How to Get Great Responses from RAG Tools: Content Curation

The success of a RAG system is deeply intertwined with the quality and curation of the data it's fed. By embracing the ethos of meticulous content curation, businesses can unlock the full potential of retrieval augmented generation tools

How to Get Great Responses from RAG Tools: Content Curation

In software today, Large Language Models (LLMs) are everywhere. For now, they're not replacing humans, not least because the old adage of 'garbage in, garbage out' still holds true for LLM-powered products.

There's a certain kind of LLM-powered product that is heavily reliant upon careful knowledge curation. In RAG (retrieval augmented generation), the user uploads their own content to the system, and the system then leverages this content in order to answer user queries.

If you've used any kind of RAG tool, like MS Copilot, OpenAI's GPTs, MyAskAI, etc. then you'll have experienced how flimsy and unreliable responses can be. The most common reason for this is a lack of knowledge curation. In other words, uploading everything you've got and hoping for the best.

If you're looking for accurate, reliable, consistent responses, this is bad news.

Treat AI like a junior team member.

If you hired a new junior colleague tomorrow, how would you train them?

Certainly, you wouldn't throw hundreds of poorly organised documents their way and ask them to figure it out. You wouldn't then send them into the trenches to respond to high pressure requests from an eager, pushy sales team.

Equally, you shouldn't do this with a new RAG system.

Clean up your sources.

Poorly formatted, awkwardly structured sources can confuse LLMs. A simple rule of thumb is if it will confuse a human, it will confuse an LLM. The usual rules apply: clear paragraphs, simple formatting, spellcheck, headings & subheadings, etc.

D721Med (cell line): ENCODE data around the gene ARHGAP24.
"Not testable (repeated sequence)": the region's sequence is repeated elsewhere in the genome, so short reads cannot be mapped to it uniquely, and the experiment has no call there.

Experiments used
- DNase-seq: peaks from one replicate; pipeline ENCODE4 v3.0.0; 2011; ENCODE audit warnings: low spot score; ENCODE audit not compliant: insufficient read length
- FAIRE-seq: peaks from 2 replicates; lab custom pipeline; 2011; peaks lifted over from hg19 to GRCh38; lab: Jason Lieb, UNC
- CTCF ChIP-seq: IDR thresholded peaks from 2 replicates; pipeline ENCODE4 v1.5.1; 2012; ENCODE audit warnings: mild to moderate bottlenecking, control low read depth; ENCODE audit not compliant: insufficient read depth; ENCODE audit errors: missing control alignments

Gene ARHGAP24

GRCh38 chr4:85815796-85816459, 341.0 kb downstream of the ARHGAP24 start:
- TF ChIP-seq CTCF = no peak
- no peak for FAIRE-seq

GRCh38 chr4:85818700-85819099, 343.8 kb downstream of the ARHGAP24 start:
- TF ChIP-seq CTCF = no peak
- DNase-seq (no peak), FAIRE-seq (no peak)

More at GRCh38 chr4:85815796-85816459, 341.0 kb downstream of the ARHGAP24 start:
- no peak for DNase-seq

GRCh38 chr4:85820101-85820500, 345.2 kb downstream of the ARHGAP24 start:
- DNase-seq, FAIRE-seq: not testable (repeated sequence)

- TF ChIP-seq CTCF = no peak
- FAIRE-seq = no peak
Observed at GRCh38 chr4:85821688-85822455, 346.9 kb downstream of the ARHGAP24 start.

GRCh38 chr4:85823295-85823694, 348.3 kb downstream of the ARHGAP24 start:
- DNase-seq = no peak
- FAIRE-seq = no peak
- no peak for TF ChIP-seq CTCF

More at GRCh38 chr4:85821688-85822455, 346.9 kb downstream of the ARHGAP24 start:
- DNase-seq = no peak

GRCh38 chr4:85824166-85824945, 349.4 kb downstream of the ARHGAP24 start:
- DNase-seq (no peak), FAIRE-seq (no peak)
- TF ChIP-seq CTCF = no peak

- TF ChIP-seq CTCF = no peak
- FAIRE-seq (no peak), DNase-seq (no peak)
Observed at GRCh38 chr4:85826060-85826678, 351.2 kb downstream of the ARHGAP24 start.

Reduce noise.

Noise is the biggest threat to high quality responses from a RAG system. Anything you upload could be regurgitated by the system. And the more content you upload to a RAG system, the harder it is for the system to find the most important content. Eventually, finding the right answer becomes like finding a needle in a haystack.

One of the most impactful steps you can take is to be mindful of exactly what you are uploading to the system. Ask yourself, what kind of queries will this source serve?

Another risk of uploading a lot of content is that some content might conflict with other content. For example, if you upload a playbook describing how to negotiate a contract with a counterparty AND you upload your terms of service... less intelligent RAG systems will easily confuse what is allowed from a contractual perspective with what is allowed from a negotiation perspective.

Before deploying your RAG system to end users, consider if there are sources that might provide conflicting results. And if you need your system to handle these conflicts, consider a specialised tool (like Legal OS, DeepJudge, etc.).

Don't give up on RAG

RAG is mighty. Multiple Fortune 500 companies have already deployed RAG solutions at scale. They empower users to combine the impressive capabilities of foundation models (like ChatGPT) with grounding in their own content. For many use cases, this grounding is essential.

Of course, data curation isn't necessary with when directly querying foundation models such as ChatGPT. However, these tools give admins no control over the output and do not empower users to based responses on their own knowledge base.

For most meaningful business use cases, grounding in the company's knowledge base is table stakes. Even tasks like document review and email generation, which ChatGPT appears to handle reasonably well, the outputs are much more accurate and controllable when given solid grounding in company specific data. Otherwise users are reliant upon the original training data of the foundation model to inform responses... and in most cases, we're not even sure what that data is.